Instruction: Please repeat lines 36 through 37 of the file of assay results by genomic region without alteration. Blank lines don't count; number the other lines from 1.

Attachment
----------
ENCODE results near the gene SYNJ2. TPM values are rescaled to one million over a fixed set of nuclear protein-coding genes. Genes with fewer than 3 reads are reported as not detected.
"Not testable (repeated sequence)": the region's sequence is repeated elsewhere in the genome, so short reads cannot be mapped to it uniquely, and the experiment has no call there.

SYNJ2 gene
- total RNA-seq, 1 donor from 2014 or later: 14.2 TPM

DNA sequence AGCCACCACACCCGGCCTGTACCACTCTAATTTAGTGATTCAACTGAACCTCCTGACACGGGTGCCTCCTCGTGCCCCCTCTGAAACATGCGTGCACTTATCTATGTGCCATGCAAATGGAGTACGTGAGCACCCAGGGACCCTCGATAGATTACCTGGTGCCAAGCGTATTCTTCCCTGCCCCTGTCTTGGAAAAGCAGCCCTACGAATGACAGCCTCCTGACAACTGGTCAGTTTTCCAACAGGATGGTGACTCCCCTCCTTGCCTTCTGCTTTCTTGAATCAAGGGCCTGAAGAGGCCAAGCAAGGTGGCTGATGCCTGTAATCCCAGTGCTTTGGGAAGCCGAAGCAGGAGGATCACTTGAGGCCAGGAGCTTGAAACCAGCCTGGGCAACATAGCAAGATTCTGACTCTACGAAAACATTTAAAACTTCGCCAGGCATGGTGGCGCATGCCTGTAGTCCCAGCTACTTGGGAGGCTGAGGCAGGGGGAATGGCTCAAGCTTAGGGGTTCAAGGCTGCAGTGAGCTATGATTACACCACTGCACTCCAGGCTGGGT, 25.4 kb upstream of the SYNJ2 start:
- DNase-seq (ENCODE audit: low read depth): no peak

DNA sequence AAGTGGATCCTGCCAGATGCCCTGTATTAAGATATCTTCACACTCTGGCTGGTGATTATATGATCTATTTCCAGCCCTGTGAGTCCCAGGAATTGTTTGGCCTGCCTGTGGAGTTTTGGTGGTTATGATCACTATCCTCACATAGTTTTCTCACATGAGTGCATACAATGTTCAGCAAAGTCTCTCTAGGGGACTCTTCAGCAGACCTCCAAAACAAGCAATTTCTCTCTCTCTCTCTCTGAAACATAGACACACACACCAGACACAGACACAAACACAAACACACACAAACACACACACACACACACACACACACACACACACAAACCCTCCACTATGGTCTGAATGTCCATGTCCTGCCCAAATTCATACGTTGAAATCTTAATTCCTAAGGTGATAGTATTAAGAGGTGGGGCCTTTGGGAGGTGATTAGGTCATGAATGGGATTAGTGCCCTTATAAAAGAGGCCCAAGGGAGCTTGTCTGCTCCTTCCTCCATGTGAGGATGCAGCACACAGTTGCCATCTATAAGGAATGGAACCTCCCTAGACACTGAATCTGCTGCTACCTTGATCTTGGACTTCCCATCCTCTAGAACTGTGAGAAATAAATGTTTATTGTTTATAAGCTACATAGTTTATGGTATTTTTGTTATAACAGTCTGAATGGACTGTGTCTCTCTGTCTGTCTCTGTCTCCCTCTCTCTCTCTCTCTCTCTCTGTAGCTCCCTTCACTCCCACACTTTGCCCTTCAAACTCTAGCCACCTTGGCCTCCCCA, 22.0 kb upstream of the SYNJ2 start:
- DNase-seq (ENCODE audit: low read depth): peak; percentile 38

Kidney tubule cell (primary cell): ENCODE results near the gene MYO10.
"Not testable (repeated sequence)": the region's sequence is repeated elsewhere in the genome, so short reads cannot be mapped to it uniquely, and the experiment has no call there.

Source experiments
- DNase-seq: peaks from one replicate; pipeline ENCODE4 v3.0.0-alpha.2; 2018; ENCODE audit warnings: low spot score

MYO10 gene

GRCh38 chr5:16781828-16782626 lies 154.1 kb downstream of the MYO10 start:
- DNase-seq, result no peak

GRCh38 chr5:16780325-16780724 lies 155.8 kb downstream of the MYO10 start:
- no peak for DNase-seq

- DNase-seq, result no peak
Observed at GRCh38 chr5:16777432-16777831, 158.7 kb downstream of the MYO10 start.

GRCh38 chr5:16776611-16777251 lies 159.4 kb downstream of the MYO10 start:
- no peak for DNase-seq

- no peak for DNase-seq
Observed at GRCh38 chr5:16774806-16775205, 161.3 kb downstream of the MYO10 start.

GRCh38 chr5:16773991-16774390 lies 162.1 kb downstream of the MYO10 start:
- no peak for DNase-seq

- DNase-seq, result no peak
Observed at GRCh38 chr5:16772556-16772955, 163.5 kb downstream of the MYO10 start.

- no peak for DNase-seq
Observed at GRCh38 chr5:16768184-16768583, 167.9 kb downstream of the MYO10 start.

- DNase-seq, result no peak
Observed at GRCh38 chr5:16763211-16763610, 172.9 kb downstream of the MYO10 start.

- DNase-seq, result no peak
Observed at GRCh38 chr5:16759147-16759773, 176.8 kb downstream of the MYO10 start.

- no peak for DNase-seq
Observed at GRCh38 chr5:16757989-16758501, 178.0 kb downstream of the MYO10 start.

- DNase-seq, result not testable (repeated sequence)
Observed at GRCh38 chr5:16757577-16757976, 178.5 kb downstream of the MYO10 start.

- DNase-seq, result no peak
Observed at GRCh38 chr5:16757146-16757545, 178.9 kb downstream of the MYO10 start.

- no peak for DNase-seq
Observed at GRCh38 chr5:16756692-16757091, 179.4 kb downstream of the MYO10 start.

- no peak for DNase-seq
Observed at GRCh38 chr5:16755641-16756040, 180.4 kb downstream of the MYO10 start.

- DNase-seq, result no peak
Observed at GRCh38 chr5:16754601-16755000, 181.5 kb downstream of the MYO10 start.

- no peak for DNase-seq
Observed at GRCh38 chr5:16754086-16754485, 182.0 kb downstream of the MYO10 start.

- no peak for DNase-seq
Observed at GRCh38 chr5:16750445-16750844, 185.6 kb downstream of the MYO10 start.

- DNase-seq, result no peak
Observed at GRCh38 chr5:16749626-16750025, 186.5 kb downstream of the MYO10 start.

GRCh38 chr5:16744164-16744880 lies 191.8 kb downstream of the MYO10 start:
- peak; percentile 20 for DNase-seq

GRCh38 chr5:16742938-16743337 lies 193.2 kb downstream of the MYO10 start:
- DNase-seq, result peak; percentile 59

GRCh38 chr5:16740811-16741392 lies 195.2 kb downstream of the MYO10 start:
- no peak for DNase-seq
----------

- DNase-seq, result not testable (repeated sequence)
Observed at GRCh38 chr5:16757577-16757976, 178.5 kb downstream of the MYO10 start.